Focus on afterglow; keep your feelings focused on the good feeling at end and not the drudgery of this particular point.
Don’t criticise; self criticism lowers your self esteem and makes the task harder. Take yourself to task yes, but in a positive manner, “Come on girl, you can perform much better than this”. You can be quite hard on yourself without being negative.
Talk to yourself (1); talk aloud to yourself about what you are going to do. It keeps all parts of your brain focused on what is needed.
Talk to yourself (2); ask yourself questions about what is needed, again aloud. Keeping the logical and non-creative part of the brain working on questions stops it from being distracted away from the current task.
Make distractions; use chewing gum, hard mints, stress balls or any distraction that doesn’t stop the flow of your writing.
Starting point; start at the easiest point. Get moving quickly and build some momentum.
Tick list; keep a tick list, add one tick for each paragraph. After five, ten, fifteen… whatever suits you, reward yourself with your planned reward system.
Add stress; use a cooking timer. What can you achieve in five, ten, fifteen minutes?
Don’t clock watch; watching the clock or kitchen timer is another form of procrastination, hide it behind your proposed book cover that you are using for motivation.
Notice time; download a free metronome or use a loud ticking clock to keep you subconsciously aware of how time is passing.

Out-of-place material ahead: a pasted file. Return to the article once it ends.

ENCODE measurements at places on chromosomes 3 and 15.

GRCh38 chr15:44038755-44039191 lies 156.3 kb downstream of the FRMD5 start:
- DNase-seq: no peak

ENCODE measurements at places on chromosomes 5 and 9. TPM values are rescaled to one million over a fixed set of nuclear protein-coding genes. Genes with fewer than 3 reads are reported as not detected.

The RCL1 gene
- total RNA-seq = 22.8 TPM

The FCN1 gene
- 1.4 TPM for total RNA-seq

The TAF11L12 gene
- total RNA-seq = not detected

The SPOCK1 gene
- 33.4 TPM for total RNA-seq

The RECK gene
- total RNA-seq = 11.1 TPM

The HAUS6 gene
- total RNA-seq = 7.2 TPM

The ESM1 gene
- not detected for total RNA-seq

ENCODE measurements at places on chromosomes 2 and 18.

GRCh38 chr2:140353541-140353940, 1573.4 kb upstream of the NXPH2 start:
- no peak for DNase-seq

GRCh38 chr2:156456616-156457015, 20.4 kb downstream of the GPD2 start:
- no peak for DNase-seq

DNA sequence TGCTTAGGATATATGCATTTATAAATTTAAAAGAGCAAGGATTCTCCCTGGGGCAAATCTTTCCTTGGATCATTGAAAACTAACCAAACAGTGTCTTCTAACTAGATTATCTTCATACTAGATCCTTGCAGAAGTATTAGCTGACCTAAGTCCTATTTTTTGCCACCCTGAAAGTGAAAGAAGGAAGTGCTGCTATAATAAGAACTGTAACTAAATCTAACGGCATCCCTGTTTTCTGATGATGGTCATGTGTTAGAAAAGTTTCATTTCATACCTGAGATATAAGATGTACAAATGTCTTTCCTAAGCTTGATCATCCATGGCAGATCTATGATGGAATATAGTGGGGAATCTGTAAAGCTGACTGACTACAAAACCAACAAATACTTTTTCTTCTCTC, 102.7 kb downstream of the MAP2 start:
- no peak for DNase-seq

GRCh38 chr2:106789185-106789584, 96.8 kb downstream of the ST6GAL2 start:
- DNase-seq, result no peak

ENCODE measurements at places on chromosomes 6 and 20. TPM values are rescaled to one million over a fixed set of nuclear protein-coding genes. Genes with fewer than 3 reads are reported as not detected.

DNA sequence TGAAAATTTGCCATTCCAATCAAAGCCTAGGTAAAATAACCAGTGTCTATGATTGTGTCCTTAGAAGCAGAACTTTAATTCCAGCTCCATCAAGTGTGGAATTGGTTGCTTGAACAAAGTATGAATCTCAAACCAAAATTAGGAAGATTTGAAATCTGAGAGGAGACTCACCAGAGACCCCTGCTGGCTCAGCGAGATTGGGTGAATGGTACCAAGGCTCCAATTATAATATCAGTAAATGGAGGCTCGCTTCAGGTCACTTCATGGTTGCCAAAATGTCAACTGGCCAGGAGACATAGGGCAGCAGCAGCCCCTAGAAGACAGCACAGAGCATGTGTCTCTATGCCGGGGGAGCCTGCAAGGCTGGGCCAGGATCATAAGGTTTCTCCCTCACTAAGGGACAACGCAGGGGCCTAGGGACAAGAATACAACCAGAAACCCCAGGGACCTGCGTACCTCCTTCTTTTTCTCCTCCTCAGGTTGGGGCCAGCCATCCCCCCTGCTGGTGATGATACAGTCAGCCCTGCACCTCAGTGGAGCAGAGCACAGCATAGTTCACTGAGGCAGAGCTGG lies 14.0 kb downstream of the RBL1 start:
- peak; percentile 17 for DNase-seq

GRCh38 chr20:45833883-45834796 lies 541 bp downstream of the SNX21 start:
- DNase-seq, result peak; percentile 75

Distraction free software; don’t use a word processor which keeps distracting you with squiggly lines. Use Q10 or Darkroom’s full screen text only interfaces.
Plough on; don’t keep stopping to fix small mistakes or large ones, plough on and get it down. Later after it is drafted, go back and tidy it properly.
Restart; keep restarting, don’t stop, give-up or put off. Keep restarting for a few minutes more, it is amazing what you can do in a number of ‘a few minutes more’.
Blitz cycle; a sprinters marathon. Try blitzing, rest, blitz, rest, blitz using time periods that work for you. In the rest periods of course you will be talking aloud to yourself about exactly what you will be doing in the next blitz session.
Moving numbers; check your word count at suitable points, remember to reward yourself when you are ‘on fire.’ Correct yourself when you fall into the ‘I’m ill’ target.
Three minute target; at the point of no return, tell yourself what you are going to do in the next three minutes. Keep repeating until you are past the sticky point.
Three task plan; only have the next three tasks in your head at any one time, kick out everything else. How can you really focus and concentrate on more than three things? Note once you have done one, then and only then, add one more.
In order to break the procrastination habit w
e have to learn to manipulate the primitive part of our brains. How we do that is quite individual to each of us, but once we learn how to trick, distract or involve that part of the brain, then the procrastination habit is broken.
It doesn’t go away, but it is no longer a habit.
If you have your own favourite tips on breaking the habit I would love to know them. Leave yours in the comments for everyone to benefit from.
Photo: You Know Those Days cc Christina Snyder